Are you getting medical tests you don’t need? Perhaps, says study

(CNN)When your doctor orders a test for you, is he looking out for your best interests or his own? When looking at 2013 insurance claims from nearly 1.5 million adults with commercial insurance, researchers found that just under 8% of people had received “low-value services,” with the research defined as providing little value to patients, given all the costs and alternatives.

“What, are you supposed to say no?” she asked, noting that “failure to diagnose is one of the most common reasons for filing a lawsuit, so there is a lot of pressure [on doctors] to, if you think of something, to do it.” She also said some patients in high-deductible plans may refuse tests, despite a doctor’s recommendation.
Another important issue: Self-appointed committees that decide which treatments or procedures are low-quality may have conflicts of interest or no direct responsibility for patients, so their guidelines may not always be valid.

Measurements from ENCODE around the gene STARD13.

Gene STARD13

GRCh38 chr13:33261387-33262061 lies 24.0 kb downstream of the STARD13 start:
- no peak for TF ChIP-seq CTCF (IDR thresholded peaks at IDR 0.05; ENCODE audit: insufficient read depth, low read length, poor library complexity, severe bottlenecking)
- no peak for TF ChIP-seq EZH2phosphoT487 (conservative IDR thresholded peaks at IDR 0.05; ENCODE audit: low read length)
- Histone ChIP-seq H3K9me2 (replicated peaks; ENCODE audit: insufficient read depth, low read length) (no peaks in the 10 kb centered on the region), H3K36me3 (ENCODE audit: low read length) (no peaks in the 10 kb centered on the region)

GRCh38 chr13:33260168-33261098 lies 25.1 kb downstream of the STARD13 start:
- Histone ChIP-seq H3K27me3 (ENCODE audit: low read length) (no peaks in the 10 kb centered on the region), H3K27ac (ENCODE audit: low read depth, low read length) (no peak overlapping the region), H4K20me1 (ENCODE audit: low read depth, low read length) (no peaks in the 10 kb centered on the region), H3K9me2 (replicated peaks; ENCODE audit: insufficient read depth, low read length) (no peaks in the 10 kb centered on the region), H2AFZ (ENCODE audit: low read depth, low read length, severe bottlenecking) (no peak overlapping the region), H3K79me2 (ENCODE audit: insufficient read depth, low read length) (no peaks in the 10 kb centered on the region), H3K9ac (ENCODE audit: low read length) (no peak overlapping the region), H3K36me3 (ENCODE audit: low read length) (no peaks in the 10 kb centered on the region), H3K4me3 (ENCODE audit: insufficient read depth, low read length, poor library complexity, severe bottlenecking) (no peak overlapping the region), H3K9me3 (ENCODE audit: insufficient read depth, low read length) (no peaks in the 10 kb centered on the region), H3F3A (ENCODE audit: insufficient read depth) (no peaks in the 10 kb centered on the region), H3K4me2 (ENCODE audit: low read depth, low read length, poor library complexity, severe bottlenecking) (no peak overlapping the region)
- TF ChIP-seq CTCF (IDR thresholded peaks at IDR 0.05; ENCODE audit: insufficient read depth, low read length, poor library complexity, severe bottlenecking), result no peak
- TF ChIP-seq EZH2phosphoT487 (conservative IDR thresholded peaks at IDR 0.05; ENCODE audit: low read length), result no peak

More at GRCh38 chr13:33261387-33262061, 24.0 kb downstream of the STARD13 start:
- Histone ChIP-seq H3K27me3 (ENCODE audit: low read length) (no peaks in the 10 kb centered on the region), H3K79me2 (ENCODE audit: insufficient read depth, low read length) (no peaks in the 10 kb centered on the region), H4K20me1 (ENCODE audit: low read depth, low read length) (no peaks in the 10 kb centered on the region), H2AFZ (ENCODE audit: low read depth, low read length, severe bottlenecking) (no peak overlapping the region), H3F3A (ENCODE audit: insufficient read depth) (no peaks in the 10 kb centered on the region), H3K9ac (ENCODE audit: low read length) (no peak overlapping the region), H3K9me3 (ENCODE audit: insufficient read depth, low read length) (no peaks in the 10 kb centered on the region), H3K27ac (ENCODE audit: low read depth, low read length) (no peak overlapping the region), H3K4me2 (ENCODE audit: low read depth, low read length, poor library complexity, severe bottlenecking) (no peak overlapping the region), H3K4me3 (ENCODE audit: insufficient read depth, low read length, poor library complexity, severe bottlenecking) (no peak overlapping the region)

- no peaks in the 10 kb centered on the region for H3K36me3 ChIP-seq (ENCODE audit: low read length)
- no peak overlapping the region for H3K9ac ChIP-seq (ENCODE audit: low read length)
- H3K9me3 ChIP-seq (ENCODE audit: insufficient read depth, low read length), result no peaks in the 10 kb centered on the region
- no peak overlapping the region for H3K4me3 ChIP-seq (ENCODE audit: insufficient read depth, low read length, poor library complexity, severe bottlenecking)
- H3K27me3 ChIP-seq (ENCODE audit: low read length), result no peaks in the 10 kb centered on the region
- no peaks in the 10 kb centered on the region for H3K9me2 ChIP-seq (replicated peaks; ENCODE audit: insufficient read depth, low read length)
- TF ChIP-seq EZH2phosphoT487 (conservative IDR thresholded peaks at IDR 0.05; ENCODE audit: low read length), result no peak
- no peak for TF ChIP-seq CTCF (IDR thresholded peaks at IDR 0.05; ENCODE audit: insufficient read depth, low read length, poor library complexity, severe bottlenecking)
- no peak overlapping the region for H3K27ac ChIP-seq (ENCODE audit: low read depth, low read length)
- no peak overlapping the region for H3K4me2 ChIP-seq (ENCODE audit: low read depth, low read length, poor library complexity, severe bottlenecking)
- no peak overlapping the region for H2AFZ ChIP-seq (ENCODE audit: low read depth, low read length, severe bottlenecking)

More importantly, treatment recommendations and guidelines “can change quite dramatically” over time, explained Orient. As an example, she noted that a radical mastectomy was once considered the only treatment for all breast cancer, yet today, some patients are successfully treated with a lumpectomy.
She does believe all doctors would benefit from learning how to read and interpret scientific studies and the potential risks and rewards for actual patients. As she sees it, medical schools currently do not provide that kind of training.
Not only are doctors inadequately prepared, they may be feeling discontented. In 2013, a report from Deloitte Center for Health Solutions suggested that doctors are increasingly dissatisfied with their jobs. Three-quarters of doctors said they believe the best and brightest may not consider a career in medicine, an increase from 69% in 2011, according to the report. Deloitte also noted that four in every 10 doctors said their take-home pay decreased from 2011 to 2012. Notably, the majority did not blame the Affordable Care Act.
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“Doctors don’t get paid for looking at patients and doing the best they can; they get paid for following insurance companies’ recommendations,” said Orient. “It’s terrible.”

Read more: http://www.cnn.com/2016/08/30/health/doctor-money-tests/index.html

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